If I suddenly came into mucho dinero, I know for a fact I'd quit working all together. When I hear people say, "I'd still work even if I didn't have to"...well good for you! Enjoy yourself!
     
    Last edited: Aug 12, 2010
  10. chicowalker

    chicowalker Pro Bowl Player

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    I'm not sure I'd even say that about valuing hard work, but look, we're trying to generalize across an entire nation. Or continent.

    I've worked with a lot of Eurpoeans, and there were clearly some stereotypes that were borne out. Those I worked with may not be at all representative, since I was working with them either when I was part of a global consulting firm or on cross-border M&A transactions -- maybe they're "type As" and a small part of the population. But what I saw was what I guess I would characterize as a focus on work when working but also on work not being the be-all, end-all. And the Germans, for one example, were far from what ANYBODY would call lazy -- yet they, too, liked taking nice, long vacations.

    I think it may just goes back to the mindset of what government's role is.

    (and btw, your example of having enough $ to retire comfortably came to mind for me as well. I certainly know people who work when they don't need to -- but that said, the only work they do is for comp that makes working worth it for them (6 figures / month), so I'm not sure even they are demonstrating more of a work ethic -- just that they can pick and choose the work they'll do and be very well compensated for it... hell, if I had the track record they did and could get that deal, I'd keep doing some work, too)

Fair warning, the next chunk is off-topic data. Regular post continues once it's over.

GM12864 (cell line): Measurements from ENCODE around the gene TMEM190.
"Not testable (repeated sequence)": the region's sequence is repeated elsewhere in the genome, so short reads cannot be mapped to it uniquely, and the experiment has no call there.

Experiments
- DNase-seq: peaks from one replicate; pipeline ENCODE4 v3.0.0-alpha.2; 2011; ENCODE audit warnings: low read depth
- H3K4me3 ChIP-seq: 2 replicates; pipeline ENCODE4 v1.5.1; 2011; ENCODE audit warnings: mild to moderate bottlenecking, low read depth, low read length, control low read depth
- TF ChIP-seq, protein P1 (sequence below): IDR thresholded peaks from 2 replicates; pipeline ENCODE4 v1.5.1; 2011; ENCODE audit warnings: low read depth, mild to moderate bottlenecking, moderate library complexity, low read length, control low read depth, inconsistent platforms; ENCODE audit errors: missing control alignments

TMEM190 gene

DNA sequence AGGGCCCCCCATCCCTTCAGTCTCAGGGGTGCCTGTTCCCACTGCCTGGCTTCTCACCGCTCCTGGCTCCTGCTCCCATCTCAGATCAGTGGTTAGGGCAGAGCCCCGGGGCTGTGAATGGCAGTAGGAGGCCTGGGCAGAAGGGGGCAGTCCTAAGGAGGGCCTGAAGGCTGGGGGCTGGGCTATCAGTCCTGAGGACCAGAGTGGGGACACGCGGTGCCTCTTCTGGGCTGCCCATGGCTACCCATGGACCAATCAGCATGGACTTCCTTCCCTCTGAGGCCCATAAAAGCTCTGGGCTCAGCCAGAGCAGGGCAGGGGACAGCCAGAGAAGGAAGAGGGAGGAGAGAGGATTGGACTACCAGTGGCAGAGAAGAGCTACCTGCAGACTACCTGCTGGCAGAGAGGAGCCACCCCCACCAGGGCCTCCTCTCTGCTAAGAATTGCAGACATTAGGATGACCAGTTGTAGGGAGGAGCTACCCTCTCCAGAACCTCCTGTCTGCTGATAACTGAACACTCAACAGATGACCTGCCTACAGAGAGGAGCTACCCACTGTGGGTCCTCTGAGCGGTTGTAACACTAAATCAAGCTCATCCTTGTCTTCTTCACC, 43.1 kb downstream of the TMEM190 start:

11. PatriotsReign

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    #18 Jersey

    I guess if people wanted to pay me ridiculous money to do something every now and then, I'd do it. It would be an ego thing though.
     
  12. DarrylS

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    How do you know they are not hard worlking??? Personal experience?? Longitudinal studies?? or just guessing??
     
  13. PatriotsReign

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    #18 Jersey

    Any society that says we only want to work 35 hours and have 6 weeks vacation can't be hard-working. If we compare the worker productivity rate of France to that of the United States, it would reflect a much less productive society.